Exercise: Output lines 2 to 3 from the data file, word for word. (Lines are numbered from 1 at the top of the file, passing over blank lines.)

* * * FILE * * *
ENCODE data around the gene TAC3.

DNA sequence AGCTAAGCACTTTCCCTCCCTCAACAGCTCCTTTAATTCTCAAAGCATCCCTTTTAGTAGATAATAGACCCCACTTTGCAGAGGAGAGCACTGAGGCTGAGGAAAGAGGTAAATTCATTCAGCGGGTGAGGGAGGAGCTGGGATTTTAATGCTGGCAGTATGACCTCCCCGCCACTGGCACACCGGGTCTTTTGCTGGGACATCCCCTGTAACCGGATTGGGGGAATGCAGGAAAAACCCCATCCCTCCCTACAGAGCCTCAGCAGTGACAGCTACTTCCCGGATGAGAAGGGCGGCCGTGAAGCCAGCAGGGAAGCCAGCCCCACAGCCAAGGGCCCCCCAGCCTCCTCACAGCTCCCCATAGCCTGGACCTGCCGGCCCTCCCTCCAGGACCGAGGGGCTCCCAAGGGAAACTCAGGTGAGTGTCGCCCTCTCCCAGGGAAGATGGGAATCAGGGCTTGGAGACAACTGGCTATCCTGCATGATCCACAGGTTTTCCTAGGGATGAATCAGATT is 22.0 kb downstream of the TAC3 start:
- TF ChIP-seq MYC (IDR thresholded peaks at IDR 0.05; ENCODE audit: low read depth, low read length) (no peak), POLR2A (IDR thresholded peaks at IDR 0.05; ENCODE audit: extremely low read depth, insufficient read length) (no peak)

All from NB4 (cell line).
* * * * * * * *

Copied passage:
DNA sequence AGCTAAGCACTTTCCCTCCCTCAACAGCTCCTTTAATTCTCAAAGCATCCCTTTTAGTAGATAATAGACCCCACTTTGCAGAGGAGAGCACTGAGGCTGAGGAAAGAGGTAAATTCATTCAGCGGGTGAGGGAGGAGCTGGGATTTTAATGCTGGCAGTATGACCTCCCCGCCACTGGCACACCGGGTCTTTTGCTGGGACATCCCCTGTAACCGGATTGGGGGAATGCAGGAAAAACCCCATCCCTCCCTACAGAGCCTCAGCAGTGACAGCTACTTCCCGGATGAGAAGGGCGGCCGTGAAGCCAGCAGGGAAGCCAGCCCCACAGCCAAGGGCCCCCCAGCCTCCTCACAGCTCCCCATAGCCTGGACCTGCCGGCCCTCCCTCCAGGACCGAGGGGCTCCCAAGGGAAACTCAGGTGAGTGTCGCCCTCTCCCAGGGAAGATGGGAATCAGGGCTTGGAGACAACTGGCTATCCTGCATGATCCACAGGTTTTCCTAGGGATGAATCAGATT is 22.0 kb downstream of the TAC3 start:
- TF ChIP-seq MYC (IDR thresholded peaks at IDR 0.05; ENCODE audit: low read depth, low read length) (no peak), POLR2A (IDR thresholded peaks at IDR 0.05; ENCODE audit: extremely low read depth, insufficient read length) (no peak)